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- [-] Other Available FormatsOur PriceNew & Used MarketplaceEvery Contact Leaves a Trace (Audio Compact Disc - Unabridged)
Publisher: Brilliance Audio$14.39Every Contact Leaves a Trace (Audio Compact Disc - Unabridged)
Publisher: Brilliance Audio$50.37
He returns to Oxford that winter and, through the shroud of his shock and grief, tries to piece together the mystery surrounding his wife s death. Playing host to Alex s winter visit is Harry, Rachel s former tutor and trusted mentor, who turns out to have been involved in almost every significant development of their relationship. Alex also turns to Evie, Rachel s self-centered and difficult godmother, whose jealousy of her charge has waxed and waned over the years. And then there are her university friends Anthony and Cissy, who shared with Rachel her taste for literature and for the illicit.
As he delves further into the mystery surrounding her death, Alex discovers in Rachel s wake a tangled web of sex and jealousy, of would-be lovers and spiteful friends, of the poetry of Robert Browning, and of blackmail. Brilliantly written and suffused with eroticism, mystery, and a hint of menace, Every Contact Leaves a Trace introduces a stunning new voice in contemporary fiction."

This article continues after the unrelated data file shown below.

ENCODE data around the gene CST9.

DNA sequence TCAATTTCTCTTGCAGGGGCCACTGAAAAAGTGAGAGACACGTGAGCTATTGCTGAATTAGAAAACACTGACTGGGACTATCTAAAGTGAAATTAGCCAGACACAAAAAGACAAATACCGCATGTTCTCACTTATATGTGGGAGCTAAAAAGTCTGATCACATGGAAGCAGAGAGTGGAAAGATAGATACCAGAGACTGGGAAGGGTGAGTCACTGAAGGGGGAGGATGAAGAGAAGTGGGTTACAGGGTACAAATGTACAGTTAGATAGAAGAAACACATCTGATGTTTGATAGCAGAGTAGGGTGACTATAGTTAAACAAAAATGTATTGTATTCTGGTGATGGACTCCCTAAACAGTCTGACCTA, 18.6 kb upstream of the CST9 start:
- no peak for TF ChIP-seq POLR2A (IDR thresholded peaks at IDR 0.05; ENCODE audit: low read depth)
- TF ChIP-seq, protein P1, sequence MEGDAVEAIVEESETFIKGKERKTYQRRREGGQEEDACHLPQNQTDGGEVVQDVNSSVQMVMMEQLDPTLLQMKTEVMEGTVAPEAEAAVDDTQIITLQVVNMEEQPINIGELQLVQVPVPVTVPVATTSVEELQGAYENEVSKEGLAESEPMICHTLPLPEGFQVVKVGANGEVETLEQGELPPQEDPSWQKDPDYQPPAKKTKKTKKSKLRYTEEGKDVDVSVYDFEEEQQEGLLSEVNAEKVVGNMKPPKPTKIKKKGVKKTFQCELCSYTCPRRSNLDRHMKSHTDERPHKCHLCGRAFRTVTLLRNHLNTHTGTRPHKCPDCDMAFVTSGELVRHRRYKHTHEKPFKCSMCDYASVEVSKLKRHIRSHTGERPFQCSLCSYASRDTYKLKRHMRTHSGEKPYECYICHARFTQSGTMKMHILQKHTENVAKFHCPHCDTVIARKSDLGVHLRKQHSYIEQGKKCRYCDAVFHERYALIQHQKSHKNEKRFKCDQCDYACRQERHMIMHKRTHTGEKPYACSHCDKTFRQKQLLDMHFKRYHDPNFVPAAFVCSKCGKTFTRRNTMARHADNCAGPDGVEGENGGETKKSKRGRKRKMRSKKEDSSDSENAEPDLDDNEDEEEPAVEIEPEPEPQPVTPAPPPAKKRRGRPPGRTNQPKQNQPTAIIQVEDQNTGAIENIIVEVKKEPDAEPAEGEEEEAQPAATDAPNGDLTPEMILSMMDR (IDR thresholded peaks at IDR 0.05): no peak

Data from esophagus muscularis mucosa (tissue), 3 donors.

Publishers Weekly® Reviews
- Reviewed in: Publishers Weekly, page .
- Review Date: 2013-04-01
- Reviewer: Staff
Part meditation on grief and memory, part literary thriller, Dymott’s complex debut is thoughtful and rich in mood. London attorney Alex Peterson is mourning the loss of his wife Rachel, killed six months ago during a visit to the Oxford college where they met as students. The combination of the depth of his sadness and his legal mind draws him into the questions surrounding her unsolved murder, so when he is contacted by Rachel’s former English professor, Harry, who they were visiting the night of her death, Alex thinks the prof might have some answers. Harry relates a long and meandering tale about Rachel’s relationships with her two closest college friends and her guardian, and his own complicity in her death. Alex uses that information to piece together an explanation that reveals the slippery nature of truth and memory. Dymott’s tale is disappointing as often as it is engaging, hampered by Alex’s bland narration and too many levels of mediation, and by a slim, questionable story, but patient and forgiving readers of Gone Girl and The Secret History will be drawn in by its contemplation. Agent: Zoe Pagnamenta, the Zoe Pagnamenta Agency. (May)